Nuisance or Necessity? UAC and VMS

Author: Sarit Williams, Published on May 27, 2013

User Access Control (aka UAC) is Windows' attempt at thinking for and proactively protecting users. However, this can become a nuisance and a time hog when this feature works against you, especially when installing VMS software. Network administrators and IT departments are notorious for locking down an environment making it difficult to do your job. In this note, we explain why UAC is implemented, how it impacts VMS and what to do about it.

Background of UAC

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Comments (3)

VMS and other programs should not store settings in the registry. Setting should be stored in the database (which may be shared among multiple servers, multiple users, multiple clients, etc.).

Thanks Michael, valid point indeed. It is not uncommon to have a VMS store user settings in the registry. One possible reasoning is that storing in the database would cause the end user's client application to lose all favorite settings in case of a database failure or maybe a sub LAN connection loss to the database server itself.

Moreover, general settings for the (thick) client application such as data connection string to the database and VMS server must be stored in the registry. Creating a VMS with this architecture in mind allows the client to operate with minimal feature loss in some cases. Keep in mind though that this is certainly not the best design and probably a good indicator the software was created using an older technology or developer skill. For example, if using .config or XML settings file it would reduce the registry dependency which is also a huge security issue if not done properly.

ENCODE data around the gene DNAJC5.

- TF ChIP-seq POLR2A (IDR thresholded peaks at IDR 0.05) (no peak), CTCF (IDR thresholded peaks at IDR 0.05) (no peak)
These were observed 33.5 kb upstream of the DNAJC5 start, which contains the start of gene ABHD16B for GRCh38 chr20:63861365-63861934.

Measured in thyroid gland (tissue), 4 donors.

As for VMS software storing data, that's a different issue than what UAC is trying to address. VMS clients and potentially server software will need to store data in the registry, like window sizes, user settings, etc.. If your VMS triggers UAC during normal use, it is poorly written software. Windows added UAC as a major security measure against malicious software altering Windows settings without permission. This includes trojans, worms, and viruses. Turning off UAC is a bad practice. If you disable it, you hamstring an important tool in the fight against these security threats. Be sure it is enabled. Even during installation, if you have to turn it off, that's a red flag. Make sure you use the context menu option of Run As Administrator when installing software. It will elevate your privileges to install the software. Keep in mind that UAC is a clone of the Unix su command, and imitates that function. It took Microsoft until Vista to realize how important it is to not run everything as administrator all the time.
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